Ever get one of those letters saying you’re part of a class action lawsuit? Many people toss them right in the recycling bin. But should you?

“What class actions do is allow ordinary citizens to generate great power by banding together and righting corporate wrongs,” said Ivan Abrams, a Tucson, Arizona attorney. Class action suits in the United States account for many of the victories won by civil rights activists, environmentalists and consumer groups, says Abrams.

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But don't expect to get rich by opting in.

"Class-action suits rarely end with significant payouts to the little guys. In fact, in most cases only two sets of participants reap any real rewards: the attorneys and the named or represented plaintiffs," according to bankrate.com. Injured parties who are part of the "class" are not named.

In a recent class action suit, a major tech firm was charged with failing to notify smartphone customers of a software glitch that caused them to get hit with inordinately high data charges from their carrier. In theory, losing such a suit could cause tech behemoths to think twice before keeping mum on future glitches. The bad news is that you probably aren’t going to see a lot of cash if you were a victim — though you could get something.

Participating in class action lawsuits can be a bit like coupon-clipping. Websites list current class action suits with many payouts for unnamed participants in amounts ranging from $5 to $40. Some suits, however, yield higher payouts. Those involving home building, vehicles, stainless steel and concrete have had payouts ranging from $1,000 to $8,000. (Named participants may be awarded much more, even millions of dollars in some cases.)

So what should you do when you get a class action letter? In many cases, you don't need to do anything. You’ll be notified and reap the benefits (such as getting a check in the mail) if the case is won in court, according to Abrams. But read the letter carefully, he advises, because sometimes you need to “opt in” to take part. This usually involves filling out and mailing in a short claim form.

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If your damages are greater than usual and you’d rather preserve your right to sue a company yourself, you may need to fill out an “opt out” form, according to Abrams.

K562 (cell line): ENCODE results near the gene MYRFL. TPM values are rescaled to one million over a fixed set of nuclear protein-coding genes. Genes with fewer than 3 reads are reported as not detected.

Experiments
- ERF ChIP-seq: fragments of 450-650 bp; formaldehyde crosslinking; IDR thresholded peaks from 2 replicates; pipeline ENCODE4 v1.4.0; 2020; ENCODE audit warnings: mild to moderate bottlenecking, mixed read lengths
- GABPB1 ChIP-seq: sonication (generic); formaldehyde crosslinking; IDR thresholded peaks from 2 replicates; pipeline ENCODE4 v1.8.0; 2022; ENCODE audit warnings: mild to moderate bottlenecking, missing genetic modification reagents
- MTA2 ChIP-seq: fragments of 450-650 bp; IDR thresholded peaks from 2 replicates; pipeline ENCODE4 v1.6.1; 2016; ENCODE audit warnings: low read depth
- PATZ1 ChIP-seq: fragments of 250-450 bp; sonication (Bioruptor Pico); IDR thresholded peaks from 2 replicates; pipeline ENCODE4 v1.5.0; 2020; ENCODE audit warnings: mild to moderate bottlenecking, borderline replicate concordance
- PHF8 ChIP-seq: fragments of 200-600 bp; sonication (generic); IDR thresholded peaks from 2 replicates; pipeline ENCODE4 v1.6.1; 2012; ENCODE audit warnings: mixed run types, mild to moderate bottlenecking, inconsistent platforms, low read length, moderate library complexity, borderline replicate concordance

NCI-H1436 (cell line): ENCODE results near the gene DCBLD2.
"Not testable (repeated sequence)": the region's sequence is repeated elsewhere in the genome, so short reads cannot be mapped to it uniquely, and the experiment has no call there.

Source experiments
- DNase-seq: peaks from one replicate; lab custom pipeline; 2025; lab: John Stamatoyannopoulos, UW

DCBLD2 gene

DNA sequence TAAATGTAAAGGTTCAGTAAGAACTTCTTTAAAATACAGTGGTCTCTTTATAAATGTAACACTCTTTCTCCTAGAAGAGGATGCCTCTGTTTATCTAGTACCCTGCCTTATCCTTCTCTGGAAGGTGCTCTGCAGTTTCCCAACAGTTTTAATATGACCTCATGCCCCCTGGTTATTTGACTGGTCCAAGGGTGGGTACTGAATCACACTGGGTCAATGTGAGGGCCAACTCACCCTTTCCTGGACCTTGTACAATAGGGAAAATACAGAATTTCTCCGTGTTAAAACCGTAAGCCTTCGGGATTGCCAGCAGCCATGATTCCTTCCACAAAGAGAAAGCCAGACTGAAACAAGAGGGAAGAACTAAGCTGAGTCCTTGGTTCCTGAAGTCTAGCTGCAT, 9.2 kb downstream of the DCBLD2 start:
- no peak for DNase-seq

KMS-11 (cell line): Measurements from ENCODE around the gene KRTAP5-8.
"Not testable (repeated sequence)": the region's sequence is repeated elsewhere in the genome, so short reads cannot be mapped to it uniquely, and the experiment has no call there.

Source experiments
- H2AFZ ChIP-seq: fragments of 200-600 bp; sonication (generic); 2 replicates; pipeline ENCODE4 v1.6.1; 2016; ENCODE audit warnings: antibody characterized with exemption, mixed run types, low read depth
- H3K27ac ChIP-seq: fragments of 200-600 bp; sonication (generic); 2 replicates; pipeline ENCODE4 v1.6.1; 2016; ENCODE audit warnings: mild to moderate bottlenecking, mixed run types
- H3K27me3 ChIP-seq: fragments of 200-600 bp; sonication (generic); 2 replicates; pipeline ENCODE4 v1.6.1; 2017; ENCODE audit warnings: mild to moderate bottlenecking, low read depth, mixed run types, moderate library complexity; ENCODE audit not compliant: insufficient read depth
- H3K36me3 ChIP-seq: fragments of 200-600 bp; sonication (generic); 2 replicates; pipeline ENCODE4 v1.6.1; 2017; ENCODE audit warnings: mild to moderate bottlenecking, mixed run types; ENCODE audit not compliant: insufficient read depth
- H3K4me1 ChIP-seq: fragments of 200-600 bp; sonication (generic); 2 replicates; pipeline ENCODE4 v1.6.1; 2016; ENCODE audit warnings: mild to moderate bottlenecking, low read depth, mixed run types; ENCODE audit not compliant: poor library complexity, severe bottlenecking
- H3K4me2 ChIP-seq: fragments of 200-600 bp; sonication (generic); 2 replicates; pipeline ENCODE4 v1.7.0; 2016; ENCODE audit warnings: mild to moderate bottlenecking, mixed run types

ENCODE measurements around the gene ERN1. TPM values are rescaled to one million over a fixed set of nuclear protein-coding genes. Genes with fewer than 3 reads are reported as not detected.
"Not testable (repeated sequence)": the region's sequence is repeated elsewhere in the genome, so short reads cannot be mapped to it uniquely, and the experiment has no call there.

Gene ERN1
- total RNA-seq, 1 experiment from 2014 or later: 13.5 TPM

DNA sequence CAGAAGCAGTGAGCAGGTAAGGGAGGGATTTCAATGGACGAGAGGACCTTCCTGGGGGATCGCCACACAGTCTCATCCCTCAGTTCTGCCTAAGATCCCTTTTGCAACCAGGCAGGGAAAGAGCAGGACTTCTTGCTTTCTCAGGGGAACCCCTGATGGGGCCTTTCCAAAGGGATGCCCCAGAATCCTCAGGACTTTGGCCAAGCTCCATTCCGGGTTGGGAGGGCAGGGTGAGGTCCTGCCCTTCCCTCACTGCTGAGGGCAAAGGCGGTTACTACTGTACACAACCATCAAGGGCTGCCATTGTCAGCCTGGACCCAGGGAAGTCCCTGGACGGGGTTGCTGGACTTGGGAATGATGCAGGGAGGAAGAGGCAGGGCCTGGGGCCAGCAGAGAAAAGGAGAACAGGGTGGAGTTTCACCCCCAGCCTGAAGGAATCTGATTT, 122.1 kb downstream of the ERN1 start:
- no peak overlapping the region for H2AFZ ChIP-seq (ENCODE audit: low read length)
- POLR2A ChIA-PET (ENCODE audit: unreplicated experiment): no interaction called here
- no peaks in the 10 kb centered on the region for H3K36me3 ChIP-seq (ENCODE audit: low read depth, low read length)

Class action vs. arbitration

Class action suits may be a way to stop companies from "doing evil." But for better or worse, the suits may become less common. The sheer number of them, and the costs associated, has led to a backlash, according to a recent three-part series in The New York Times. In 1999, credit card companies began including in their cardmember agreements a provision that meant customers were signing away the right to sue — including through a class action suit — in favor of arbitration. (In arbitration, you settle your dispute outside of a court.) These days, even many doctors in private practice require patients to sign similar agreements.

“Corporations are fighting back by claiming that people can attain the same results through individual arbitration,” says Abrams. “That’s rarely true. And even when it is, individual lawsuits don’t give the corporation any motivation to change the practices that caused the injustice in the first place.”

Banning frivolous lawsuits sounds great in theory, Abrams acknowledges, but it’s usually not such a great deal for the consumer. A retired judge generally oversees the arbitration, and there’s no jury and no appeal of the arbitrator’s decision, he says.

The New York Times series cited a letter from attorney generals in 16 states to the Consumer Financial Protection Bureau warning that “unlawful business practices” could flourish with the proliferation of class-action bans. In October 2015, as a result of this complaint and others of a similar nature, the CFPB drafted a rule that stakes out a middle ground, allowing arbitration clauses provided that they do not prohibit filing a class action in court.

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To Abrams, who was part of a legal team that won class actions for steelworkers, female assembly line workers and coal miners, that’s a step in the right direction.

“The playing field is hardly level when it’s one of the largest corporations in the world being sued by Jane Doe,” said Abrams. “But in a class action, it’s a fair fight. Jane Doe has a team of lawyers who are adept and equal in power and ability to the lawyers of the corporation.”

It's your call

When you get that next letter in the mail, it’s up to you to make a judgment call. You can opt out if you think the lawsuit is frivolous. Or you can choose to take on a fight for the little guy — and if you do, the next letter you receive just might contain a check.

Susan Suleman is a freelance writer who divides her time between the United States and Africa.